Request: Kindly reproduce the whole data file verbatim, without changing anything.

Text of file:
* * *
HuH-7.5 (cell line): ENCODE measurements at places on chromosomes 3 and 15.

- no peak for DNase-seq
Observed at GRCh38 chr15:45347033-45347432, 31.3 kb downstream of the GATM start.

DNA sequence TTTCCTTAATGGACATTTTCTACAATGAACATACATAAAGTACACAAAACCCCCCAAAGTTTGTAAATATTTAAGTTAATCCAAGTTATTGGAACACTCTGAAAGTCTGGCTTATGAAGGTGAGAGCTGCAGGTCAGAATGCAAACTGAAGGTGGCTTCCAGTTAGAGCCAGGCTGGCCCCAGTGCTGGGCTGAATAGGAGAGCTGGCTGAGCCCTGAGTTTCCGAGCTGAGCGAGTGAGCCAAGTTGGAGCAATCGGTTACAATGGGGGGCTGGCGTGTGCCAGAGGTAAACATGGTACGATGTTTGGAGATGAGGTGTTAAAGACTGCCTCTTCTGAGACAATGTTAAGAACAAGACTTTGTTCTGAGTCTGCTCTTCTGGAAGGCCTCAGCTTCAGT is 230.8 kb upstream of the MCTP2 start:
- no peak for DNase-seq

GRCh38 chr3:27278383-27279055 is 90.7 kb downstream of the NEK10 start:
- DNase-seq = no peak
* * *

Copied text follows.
HuH-7.5 (cell line): ENCODE measurements at places on chromosomes 3 and 15.

- no peak for DNase-seq
Observed at GRCh38 chr15:45347033-45347432, 31.3 kb downstream of the GATM start.

DNA sequence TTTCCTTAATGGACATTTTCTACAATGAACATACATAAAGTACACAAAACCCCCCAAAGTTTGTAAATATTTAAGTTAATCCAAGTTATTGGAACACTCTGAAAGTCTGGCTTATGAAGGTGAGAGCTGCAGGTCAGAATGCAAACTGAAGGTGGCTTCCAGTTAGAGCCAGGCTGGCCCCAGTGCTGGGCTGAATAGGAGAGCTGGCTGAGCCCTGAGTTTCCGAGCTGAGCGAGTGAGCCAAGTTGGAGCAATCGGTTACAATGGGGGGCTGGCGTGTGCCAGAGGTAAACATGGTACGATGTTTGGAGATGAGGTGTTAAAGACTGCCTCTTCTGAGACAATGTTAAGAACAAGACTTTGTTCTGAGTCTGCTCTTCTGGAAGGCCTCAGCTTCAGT is 230.8 kb upstream of the MCTP2 start:
- no peak for DNase-seq

GRCh38 chr3:27278383-27279055 is 90.7 kb downstream of the NEK10 start:
- DNase-seq = no peak